The tricky part is that we tend to believe the opposite! We think that giving is work and that receiving necessitates personal surrender. We put our strength in the wrong place and then are bewildered when everyone gets hurt. Receiving and surrendering are two different things. The Concise Oxford dictionary defines surrender as 1 tr. hand over; relinquish possession of, esp. on compulsion or demand; give into another’s power or control. 2 intr. a accept an enemy’s demand for submission. b give oneself up; cease from resistance; submit. Mark’s statement is that Yoga is Strength Receiving, not Strength Surrendering!
Nadine, when you wrote about relationship, you mainly used images of surrender rather than of receptivity. They particularly struck me because I have just recently recognized how I can confuse my own self-abnegation with being a loving person. I’ve been insane! But I’m not alone in my craziness and I think our collective confusion speaks to the loss of power we assume is necessary if we are to love and be loved. Surrender, in the sense of giving up our idea of who we think we are or who we want others to think we are, or of letting go of resistance, may be an appropriate response when we receive another but it is not the action of Yoga.
Receiving is. Receiving someone is engaging our strength and taking them in. Seeing them, hearing them, enfolding them. Then there is no difference between us. Then we are in Yoga. Then we are in Love.
Almost five years ago now, I walked from the Metro Convention Centre towards Roy Thompson Hall knowing that I had experienced Yoga in a way I never had before. The air was cool and damp in Toronto’s novemberish way but the sun was shining through the remains of the morning mist and I felt it shining through me too. I felt warm and soft and beautiful.
This was my first experience of Mark Whitwell’s Yoga. The choice of asana and pranayama were traditional and familiar and yet the feeling in me was not. There was a gentleness to what I had just been part of that touched me deeply. I couldn’t define what had happened then. Now I can.
Now it is my Yoga. I practice and teach in a way that embeds the philosophical principles of Yoga into the very technology of practice, into how you breathe and move. Rather than practice being a warm-up to meditation and profound insight, practice is your connection to what you are. Meditation and clarity happen with absolutely no effort. The integration that is realized is deep because the practice lets you participate directly in the force that brought you into the world and is keeping you alive.
This participation is the Yoga, the union. It is missing in much of how Yoga is taught. The fact that it was given to me by a New Zealander on a beautiful fall day in downtown Toronto is one of the fateful twists in my life. Finally I had a very clear and precise way to pass on to others what I naturally experienced in my own life and work.
While you need to be taught by someone who is actually beside you listening to you breathe, I hope it is helpful to write down the basic principles here. They will lead you in the right direction. You can start playing with your breath in your own practice. As Mark says, you don’t need to abandon what you know but to simply integrate the breath into what you know. You can do this with an Astanga practice as easily as with an Iyengar one. You will create something new that is your own.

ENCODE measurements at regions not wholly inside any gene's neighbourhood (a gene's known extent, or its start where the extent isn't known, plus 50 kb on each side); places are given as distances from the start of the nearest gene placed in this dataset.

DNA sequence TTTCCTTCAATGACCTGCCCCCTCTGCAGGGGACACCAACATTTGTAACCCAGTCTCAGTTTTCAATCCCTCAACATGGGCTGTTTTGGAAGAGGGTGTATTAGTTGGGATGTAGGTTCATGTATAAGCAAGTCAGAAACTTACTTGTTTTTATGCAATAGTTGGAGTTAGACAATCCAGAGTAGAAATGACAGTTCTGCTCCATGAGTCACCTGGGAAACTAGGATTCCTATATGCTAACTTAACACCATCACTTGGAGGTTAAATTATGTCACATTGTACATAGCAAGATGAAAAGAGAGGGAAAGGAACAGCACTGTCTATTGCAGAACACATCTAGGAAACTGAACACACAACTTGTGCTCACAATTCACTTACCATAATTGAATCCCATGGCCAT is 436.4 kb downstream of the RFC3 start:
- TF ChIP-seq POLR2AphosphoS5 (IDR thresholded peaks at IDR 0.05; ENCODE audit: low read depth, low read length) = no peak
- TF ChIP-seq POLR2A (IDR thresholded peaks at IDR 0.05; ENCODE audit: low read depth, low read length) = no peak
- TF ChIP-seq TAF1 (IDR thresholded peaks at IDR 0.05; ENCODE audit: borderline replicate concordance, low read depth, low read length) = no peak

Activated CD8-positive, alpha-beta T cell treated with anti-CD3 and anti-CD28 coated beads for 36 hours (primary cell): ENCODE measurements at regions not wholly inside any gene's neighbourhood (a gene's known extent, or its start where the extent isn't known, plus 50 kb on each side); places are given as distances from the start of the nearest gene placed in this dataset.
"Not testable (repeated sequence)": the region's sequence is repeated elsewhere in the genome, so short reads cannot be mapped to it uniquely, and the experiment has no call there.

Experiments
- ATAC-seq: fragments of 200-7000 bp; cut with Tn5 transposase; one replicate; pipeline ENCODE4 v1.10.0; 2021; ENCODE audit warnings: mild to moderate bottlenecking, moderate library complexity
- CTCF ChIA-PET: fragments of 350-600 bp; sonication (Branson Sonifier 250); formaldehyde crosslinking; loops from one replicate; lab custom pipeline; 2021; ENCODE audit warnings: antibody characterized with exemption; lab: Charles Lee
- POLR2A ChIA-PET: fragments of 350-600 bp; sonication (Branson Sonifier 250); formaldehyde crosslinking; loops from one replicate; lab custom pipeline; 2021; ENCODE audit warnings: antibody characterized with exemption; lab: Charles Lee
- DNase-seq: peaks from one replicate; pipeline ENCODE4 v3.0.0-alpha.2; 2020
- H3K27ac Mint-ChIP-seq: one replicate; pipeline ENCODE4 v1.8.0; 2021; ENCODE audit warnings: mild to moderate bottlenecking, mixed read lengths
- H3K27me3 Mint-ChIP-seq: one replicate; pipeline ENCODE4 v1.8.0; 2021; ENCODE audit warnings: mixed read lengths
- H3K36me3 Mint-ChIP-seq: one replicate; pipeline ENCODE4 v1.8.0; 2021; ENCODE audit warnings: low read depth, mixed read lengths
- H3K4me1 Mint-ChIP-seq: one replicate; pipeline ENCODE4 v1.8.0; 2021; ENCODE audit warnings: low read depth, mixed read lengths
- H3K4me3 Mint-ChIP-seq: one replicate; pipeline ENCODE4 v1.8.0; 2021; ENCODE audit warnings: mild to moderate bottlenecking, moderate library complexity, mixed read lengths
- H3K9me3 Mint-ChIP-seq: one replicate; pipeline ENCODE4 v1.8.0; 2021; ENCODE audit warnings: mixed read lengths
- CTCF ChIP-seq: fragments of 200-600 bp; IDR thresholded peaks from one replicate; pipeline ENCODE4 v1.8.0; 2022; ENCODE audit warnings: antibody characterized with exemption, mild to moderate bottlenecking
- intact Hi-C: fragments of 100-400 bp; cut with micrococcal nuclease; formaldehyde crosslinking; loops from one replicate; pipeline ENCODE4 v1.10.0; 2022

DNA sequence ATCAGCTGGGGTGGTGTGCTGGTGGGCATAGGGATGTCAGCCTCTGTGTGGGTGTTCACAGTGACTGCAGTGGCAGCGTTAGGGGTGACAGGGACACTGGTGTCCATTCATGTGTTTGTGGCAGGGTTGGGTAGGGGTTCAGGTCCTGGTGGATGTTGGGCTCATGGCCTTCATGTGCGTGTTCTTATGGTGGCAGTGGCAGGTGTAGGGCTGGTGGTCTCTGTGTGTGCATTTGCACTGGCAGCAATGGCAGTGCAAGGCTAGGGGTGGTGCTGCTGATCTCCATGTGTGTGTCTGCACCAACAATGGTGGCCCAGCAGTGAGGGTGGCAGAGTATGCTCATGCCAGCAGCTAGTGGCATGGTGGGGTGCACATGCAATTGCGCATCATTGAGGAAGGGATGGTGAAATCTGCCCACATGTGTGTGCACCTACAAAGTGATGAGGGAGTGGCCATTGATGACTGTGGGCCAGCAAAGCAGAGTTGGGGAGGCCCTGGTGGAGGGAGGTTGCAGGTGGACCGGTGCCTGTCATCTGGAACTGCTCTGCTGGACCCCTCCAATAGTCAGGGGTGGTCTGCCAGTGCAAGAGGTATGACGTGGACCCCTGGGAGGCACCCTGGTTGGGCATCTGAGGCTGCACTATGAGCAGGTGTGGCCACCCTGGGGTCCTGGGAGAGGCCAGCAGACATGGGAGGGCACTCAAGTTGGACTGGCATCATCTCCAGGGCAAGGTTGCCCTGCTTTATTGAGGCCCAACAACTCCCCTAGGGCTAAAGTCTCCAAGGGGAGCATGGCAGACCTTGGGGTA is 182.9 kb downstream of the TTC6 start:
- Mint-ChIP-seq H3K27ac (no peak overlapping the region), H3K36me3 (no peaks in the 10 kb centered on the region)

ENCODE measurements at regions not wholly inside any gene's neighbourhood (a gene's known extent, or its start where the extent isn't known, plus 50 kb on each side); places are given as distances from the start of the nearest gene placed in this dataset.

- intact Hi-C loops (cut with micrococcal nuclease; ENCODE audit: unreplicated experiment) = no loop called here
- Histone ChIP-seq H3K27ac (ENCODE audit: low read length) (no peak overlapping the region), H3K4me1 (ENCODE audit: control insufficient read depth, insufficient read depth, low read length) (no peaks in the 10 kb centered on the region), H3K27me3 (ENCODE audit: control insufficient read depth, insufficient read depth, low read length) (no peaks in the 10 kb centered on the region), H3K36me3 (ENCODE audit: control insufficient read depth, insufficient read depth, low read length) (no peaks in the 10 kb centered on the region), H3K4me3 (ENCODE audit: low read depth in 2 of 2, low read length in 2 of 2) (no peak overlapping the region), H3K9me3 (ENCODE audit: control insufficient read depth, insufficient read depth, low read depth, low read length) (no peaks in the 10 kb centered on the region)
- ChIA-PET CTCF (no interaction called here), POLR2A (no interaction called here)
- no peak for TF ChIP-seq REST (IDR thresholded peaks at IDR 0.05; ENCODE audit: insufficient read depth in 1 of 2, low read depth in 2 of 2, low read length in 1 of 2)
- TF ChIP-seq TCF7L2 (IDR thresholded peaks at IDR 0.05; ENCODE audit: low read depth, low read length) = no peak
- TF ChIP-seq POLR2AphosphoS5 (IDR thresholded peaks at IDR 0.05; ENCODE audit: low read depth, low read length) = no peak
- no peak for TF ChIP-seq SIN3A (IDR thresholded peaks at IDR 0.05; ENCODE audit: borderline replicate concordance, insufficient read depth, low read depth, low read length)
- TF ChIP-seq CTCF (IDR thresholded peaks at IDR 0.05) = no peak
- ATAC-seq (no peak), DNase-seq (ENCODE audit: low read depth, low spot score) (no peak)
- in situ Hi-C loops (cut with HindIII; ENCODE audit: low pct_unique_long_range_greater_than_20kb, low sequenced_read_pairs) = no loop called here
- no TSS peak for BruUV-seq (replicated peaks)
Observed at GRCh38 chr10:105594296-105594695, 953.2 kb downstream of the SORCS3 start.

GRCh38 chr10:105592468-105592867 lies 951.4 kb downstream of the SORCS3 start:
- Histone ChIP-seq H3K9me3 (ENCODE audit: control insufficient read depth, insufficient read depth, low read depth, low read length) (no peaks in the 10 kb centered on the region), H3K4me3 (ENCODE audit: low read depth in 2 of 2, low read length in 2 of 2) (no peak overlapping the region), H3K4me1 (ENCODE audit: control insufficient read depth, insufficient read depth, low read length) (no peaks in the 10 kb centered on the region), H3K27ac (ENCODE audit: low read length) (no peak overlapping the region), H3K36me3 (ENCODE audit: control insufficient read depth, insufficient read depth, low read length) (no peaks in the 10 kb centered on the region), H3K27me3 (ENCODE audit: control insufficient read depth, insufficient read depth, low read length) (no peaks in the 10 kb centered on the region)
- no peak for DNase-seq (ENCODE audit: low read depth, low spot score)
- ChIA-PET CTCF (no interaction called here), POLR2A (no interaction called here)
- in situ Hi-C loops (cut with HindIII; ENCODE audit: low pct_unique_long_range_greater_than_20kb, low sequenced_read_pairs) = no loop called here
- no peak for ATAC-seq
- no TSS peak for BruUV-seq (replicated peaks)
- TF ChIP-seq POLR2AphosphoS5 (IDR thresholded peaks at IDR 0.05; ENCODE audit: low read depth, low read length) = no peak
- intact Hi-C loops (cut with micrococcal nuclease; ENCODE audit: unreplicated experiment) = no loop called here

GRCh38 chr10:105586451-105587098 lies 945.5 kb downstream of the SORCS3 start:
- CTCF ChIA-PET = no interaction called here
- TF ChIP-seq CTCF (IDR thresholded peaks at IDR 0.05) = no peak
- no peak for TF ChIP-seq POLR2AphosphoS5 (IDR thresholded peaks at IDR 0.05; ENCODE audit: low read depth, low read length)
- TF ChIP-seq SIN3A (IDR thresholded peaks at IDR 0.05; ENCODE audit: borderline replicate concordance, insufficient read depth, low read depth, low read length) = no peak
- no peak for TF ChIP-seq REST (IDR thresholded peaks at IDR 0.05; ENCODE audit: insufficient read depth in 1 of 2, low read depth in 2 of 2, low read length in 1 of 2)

To begin, let your breath move with a soft hiss made by narrowing your throat slightly. I think of the sound of the surf when I do this. This is called the ujayi breath. When you breathe like this on both the inhale and the exhale, you engage your core musculature, the strength of your body. That strength becomes the vehicle for your breath. Your movement is a way to release and strengthen your breath, not the other way around. This is very important. You are not pressing into a posture and then remembering to breathe. Begin to breathe before you move and let the breath be the inspiration, quite literally, for the movement. When the movement resolves in stillness, let the breath extend slightly beyond it until it too comes to rest. The inhale comes from above. It expresses the Feminine principle. The exhale comes from below. It expresses the Masculine principle. They meet each other in you and become one. This is the Yoga. Everyone can do this. It is not a great mystical feat. To play with the breath in this way becomes the purpose of your Yoga now.
Krishnamacharya said, “If you can breathe, you can do Yoga.” “Because the great power of our anatomy is being used to move the breath, it moves with ease as we contact our depth, our source,” writes Mark. In Yoga, our source is called Shakti. She is the origin and manifestation of Life. She is not apart from us, somewhere up in the sky. She is in us. We are in her. And the way to know this is to move and breathe in a way that makes it clear heaven and earth are one.
For the first time in 18 years, I am free to come and go as I please in the world. My daughter has left Toronto to attend university. It is a bittersweet freedom, coming as one phase of our lives ends and another begins. What to do with it?
In speaking to the Yoga Alliance this past week, I found out that they are struggling with a backlog of 200 teacher registration applications. It took four attempts, by mail and then by fax, until they were able to locate my paperwork. Is there anything, in the millions of people now practicing and teaching Yoga, that I can add?
I’ve been reading Yoga, Buddhist and other spiritual magazines over the last few weeks, interested in what people in the public realm are saying right now. My birth work happens in the intimacy of bedrooms and birthing rooms and the majority of my teaching over the last few years has been one-on-one in my home. I feel that what happens in these private realms is not impacting the public conversation.